[…] I will have to read by candlelight / what I’ve written by common bulb / tap tap tap on the typewriter–– / Not worried ahead of time, / whether it’s poetry / or what kind of poetry–– / Is it the kind where prose is inappropriate–– / or the kind that’s appropriate in prose–– (an excerpt from the poem Stage Fright)
In Stage Fright the poet points out stereotypes about poetry, its context and reception. The main theme of the poem is an ironically presented author meeting by candlelight, with candles standing on a table “on gilded legs”. Equally noteworthy, however, is the distance of the lyrical subject towards attempts to pigeonhole poetry, setting its boundaries and categorically separating it from prose. ‘The expectation of “pure poetry”, i.e. one that has been deprived of the admixture of prose, is an attempt to strip a poem of reality’ writes the literature expert from the University of Silesia.
Cover of the book Poet and the World by Iwona Gralewicz-Wolny
I have names for you: / maple, burdock, liverwort, / eather, juniper, mistletoe, and forget-me-not; / but you have none for me. (an excerpt from the poem The Silence of Plants)
Although from the perspective of plants humans are anonymous, the poet, undaunted by this fact, makes further attempts to establish a “dialogue” with organisms with which she has much in common (for example, they both cast a shadow). The mere fact of looking at a tree, noticing its presence, means establishing a relationship with it. ‘It is precisely this type of meetings with nature, meetings in which the emphasis is shifted from communication to contact itself’ explains prof. Iwona Gralewicz-Wolny.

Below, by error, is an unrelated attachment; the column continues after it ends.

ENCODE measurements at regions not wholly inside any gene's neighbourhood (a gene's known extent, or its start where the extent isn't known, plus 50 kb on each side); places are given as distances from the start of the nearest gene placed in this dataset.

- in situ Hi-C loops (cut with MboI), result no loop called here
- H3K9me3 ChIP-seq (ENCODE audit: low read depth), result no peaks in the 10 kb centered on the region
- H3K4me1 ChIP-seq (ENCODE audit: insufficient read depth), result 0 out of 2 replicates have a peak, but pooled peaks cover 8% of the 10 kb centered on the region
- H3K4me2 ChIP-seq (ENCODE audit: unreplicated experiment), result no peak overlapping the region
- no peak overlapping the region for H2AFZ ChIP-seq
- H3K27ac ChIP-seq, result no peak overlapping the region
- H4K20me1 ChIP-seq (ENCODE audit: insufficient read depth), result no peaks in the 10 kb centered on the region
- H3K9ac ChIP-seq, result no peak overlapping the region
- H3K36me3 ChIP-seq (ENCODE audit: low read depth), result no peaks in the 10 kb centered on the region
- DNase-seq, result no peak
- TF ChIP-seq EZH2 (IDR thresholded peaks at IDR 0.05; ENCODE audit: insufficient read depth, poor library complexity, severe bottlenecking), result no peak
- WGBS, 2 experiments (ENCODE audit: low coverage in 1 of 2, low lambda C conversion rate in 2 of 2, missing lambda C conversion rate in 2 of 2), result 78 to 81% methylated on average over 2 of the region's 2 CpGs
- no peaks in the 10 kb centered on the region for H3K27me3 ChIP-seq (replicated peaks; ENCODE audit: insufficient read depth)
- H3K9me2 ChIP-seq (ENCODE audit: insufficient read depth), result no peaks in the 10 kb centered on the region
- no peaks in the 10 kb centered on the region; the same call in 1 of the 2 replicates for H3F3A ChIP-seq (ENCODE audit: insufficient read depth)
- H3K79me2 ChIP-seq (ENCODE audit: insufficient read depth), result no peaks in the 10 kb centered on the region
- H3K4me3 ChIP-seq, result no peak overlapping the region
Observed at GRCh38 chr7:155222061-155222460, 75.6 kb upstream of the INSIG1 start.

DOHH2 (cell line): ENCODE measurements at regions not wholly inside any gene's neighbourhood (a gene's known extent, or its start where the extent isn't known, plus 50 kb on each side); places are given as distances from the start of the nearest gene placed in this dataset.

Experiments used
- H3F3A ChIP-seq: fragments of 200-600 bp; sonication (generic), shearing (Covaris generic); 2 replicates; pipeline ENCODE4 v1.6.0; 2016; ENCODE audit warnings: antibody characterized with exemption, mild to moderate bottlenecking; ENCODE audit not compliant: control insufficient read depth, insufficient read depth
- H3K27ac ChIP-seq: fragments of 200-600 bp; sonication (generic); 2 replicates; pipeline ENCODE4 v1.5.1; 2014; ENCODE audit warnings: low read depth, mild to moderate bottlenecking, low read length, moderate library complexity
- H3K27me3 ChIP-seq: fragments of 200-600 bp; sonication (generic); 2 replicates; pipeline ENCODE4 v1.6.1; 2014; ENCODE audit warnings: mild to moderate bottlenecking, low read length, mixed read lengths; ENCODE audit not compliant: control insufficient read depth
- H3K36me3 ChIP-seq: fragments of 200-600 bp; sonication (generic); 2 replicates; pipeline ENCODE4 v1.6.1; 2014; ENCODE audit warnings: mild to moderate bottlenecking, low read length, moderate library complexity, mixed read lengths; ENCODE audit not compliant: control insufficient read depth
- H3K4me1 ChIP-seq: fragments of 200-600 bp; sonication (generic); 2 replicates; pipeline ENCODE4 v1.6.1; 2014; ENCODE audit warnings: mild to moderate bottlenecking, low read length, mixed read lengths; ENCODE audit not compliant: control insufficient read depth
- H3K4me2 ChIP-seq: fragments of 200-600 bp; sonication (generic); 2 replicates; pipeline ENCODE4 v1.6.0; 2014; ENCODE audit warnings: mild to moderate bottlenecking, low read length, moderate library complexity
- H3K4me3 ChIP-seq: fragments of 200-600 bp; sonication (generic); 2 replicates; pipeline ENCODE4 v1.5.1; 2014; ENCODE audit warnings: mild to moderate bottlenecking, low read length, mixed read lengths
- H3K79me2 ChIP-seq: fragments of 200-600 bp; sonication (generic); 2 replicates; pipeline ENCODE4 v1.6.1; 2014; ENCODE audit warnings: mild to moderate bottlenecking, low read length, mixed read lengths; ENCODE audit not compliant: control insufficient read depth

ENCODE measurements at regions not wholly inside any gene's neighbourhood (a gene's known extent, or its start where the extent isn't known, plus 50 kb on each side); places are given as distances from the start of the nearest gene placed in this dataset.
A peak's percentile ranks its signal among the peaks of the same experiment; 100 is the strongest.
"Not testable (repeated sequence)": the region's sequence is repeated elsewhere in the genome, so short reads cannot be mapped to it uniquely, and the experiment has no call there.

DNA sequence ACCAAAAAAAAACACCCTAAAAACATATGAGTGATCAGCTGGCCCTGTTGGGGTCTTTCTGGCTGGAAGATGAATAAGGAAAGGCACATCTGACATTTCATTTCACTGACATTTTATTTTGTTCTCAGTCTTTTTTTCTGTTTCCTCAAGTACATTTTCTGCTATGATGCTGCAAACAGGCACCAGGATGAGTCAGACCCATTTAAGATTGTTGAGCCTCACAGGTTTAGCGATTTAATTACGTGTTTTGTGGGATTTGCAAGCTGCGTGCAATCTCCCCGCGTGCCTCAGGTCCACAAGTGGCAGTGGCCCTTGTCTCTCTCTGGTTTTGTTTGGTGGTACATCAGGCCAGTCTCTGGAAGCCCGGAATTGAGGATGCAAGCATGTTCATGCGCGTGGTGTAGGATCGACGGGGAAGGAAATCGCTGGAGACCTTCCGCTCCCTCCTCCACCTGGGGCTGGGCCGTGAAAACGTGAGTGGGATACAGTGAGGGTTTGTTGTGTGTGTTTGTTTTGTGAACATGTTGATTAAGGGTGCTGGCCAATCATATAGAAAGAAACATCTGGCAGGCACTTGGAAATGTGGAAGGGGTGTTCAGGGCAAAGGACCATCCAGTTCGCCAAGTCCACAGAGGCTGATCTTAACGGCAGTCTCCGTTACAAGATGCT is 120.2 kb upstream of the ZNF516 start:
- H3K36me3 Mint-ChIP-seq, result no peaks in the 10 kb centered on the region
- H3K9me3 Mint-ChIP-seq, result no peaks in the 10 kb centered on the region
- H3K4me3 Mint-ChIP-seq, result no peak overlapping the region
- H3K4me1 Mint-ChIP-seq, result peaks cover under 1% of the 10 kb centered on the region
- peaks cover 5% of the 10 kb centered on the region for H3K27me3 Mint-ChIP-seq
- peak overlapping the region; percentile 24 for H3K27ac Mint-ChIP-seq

My apologies to great questions for small answers (an excerpt from the poem Under One Small Star).
In characteristic of her, concise style, the poet formulates a thought that can be related to the general cognitive condition of the human race. After all, there are still hundreds of questions that modern science has not found an answer to, or has only partially answered. Prof. Iwona Gralewicz-Wolny emphasises that the confession of “ignorance” is repeated regularly in the poetry of the Nobel Prize winner:
‘This “I don’t know”, which is the basis of Szymborska’s theoretical literary project, returns like a mantra in her poems, being a constant expression of helplessness in the face of the meanders of the world and our existence in it, but also the only right attitude that can be taken towards them.’
The poet herself made the words “I don’t know” the focal point of her Nobel Prize lecture, delivered on 7 December 1996 at the Swedish Academy:
‘Had my compatriot Marie Sklodowska-Curie never said to herself “I don’t know”, she probably would have wound up teaching chemistry at some private high school for young ladies from good families, and would have ended her days performing this otherwise perfectly respectable job. But she kept on saying “I don’t know,” and these words led her, not just once but twice, to Stockholm, where restless, questing spirits are occasionally rewarded with the Nobel Prize.’
The book by Iwona Gralewicz-Wolny, PhD, DLitt, Assoc. Prof. Poet and the World. Study and sketches on the works of Wisława Szymborska is available on the website of the University of Silesia Press.